Vintage Car Life’s ‘Best Of 1969’ Review: Pontiac Grand Prix SJ – The Enthusiast’s Personal Luxury Car

One could sense Car Life’s excitement when Pontiac’s first Personal Luxury Car arrived in the form of the downsized 1969 Grand Prix. In the eyes of CL, the new Grand Prix delivered the goods, especially with the SJ handling package. In that competitive field, CL was impressed enough to name the model the ‘Best Personal’ car in their “Best Of ’69” issue.

As noted in the review, Pontiac’s late arrival to the Personal Luxury Car segment was due to GM’s internal politics and production issues. This had left trendy Pontiac in the curious position of lacking a model in that hot segment. But this was still DeLorean’s Pontiac, always on the lookout for a break.

As the original full-size Grand Prix had become too bloated, a chance opened up to reinvent the model. By splitting tooling costs with Chevrolet (for their upcoming Monte Carlo), Pontiac’s PLC project got the go-ahead from headquarters, a fact unknown to CL reviewers at the time.

Once green-lighted, Pontiac applied the tricks it knew well. The ’69 Grand Prix would have lots of performance and lots of style. Sitting on a lengthened A-Body Tempest chassis; the car got the long-hood short-deck proportions popular at the time. Then, by dropping the 428-cid V-8 in the engine bay, the Grand Prix SJ had more power than a GTO and less weight than a Catalina. A winning mix for CL’s reviewers.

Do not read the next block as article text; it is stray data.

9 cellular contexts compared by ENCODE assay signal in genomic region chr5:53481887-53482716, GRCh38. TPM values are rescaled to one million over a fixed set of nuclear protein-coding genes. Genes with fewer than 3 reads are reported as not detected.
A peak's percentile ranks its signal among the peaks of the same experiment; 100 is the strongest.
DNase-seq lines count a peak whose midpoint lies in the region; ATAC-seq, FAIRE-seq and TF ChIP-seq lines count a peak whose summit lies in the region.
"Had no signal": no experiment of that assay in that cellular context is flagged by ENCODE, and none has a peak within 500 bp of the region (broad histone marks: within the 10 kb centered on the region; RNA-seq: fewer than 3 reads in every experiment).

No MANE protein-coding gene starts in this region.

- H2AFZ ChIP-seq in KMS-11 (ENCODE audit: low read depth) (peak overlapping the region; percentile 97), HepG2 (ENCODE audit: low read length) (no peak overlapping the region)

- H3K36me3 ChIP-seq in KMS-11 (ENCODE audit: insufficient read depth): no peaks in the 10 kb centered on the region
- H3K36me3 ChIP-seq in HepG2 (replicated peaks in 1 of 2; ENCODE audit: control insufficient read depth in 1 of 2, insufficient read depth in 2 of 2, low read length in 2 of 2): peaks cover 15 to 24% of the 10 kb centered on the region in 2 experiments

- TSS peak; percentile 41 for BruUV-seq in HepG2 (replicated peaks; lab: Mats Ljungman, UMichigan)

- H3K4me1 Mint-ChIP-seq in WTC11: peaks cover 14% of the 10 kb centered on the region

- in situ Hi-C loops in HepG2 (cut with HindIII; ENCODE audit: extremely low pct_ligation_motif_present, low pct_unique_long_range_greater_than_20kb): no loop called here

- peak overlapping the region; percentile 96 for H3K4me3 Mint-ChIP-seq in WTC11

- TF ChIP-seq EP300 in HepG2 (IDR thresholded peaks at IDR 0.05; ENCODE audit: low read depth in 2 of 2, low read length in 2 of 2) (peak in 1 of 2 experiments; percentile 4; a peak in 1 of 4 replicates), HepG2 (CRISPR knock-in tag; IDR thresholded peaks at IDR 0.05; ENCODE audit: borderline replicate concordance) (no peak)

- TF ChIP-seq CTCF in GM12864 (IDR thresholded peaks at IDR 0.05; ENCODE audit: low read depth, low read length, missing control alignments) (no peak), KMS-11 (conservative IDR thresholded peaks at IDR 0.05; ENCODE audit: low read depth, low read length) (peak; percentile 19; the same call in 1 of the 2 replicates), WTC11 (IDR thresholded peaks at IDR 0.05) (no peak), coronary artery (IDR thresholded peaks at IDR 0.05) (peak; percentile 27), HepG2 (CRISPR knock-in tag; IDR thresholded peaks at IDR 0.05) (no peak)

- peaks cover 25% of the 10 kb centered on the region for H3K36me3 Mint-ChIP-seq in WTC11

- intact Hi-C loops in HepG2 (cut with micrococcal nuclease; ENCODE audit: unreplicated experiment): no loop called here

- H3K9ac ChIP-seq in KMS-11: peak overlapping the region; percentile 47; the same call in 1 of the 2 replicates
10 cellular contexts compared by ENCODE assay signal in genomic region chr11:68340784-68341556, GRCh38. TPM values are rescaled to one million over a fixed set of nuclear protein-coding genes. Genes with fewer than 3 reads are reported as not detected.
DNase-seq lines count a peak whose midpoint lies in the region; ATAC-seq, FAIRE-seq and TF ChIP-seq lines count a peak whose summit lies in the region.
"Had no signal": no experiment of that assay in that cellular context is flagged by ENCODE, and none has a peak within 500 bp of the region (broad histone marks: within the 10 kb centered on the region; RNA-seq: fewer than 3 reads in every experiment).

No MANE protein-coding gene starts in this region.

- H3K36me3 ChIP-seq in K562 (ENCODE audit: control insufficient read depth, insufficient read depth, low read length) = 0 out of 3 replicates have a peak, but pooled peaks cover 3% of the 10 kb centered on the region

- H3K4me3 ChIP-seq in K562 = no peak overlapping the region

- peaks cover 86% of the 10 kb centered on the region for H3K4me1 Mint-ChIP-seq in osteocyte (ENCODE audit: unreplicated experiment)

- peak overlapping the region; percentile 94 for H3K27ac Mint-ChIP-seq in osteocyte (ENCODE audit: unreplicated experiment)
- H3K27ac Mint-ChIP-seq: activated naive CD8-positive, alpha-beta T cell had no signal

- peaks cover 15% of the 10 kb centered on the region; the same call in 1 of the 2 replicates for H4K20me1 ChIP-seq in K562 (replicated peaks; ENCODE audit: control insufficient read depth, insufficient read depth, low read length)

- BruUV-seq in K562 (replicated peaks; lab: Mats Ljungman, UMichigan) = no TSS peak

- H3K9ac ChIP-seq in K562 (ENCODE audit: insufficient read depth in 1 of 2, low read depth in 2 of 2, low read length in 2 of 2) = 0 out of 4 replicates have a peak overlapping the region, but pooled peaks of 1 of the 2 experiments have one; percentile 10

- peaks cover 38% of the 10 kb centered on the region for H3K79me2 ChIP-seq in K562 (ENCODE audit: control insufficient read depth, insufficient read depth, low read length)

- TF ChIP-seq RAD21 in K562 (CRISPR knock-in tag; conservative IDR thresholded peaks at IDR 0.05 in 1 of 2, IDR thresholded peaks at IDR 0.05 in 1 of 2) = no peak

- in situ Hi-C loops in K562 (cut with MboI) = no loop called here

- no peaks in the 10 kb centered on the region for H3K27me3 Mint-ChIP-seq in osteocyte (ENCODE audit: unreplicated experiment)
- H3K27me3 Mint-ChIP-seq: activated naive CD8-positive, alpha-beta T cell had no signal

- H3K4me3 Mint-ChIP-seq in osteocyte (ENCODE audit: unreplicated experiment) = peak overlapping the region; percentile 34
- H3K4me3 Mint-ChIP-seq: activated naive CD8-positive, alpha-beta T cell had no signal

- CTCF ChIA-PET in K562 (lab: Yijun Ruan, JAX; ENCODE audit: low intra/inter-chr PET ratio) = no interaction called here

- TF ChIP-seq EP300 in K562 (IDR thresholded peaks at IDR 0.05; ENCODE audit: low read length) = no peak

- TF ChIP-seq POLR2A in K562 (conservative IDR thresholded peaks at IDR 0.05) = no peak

The Grand Prix suspension was considered ‘conventional but beautifully executed,’ a sign Pontiac was still under the guidance of engineers. CL was particularly impressed with the SJ handling package, with stiffer springs, shocks, and wider wheel rims. CL makes clear the ‘Best Personal Car’ title was awarded to the SJ version, for its handling prowess and performance. The base model performed in the average way other Personal Luxury Cars behaved.

Styling discussions can’t be avoided when it comes to the ’69 Grand Prix. Being a Personal Luxury Car, the Grand Prix was meant as a fashion statement, and that it accomplished. The model pushed the long-hood short-deck trend to the extreme, popularized by the likes of the Mustang. Also, its neoclassical face was a sign of a new age in Detroit styling. The ’69 Grand Prix was one of the marque’s truly influential models.


Further reading:

Curbside Classic: 1969 Pontiac Grand Prix -Who’s The Fairiest Pontiac Of Them All?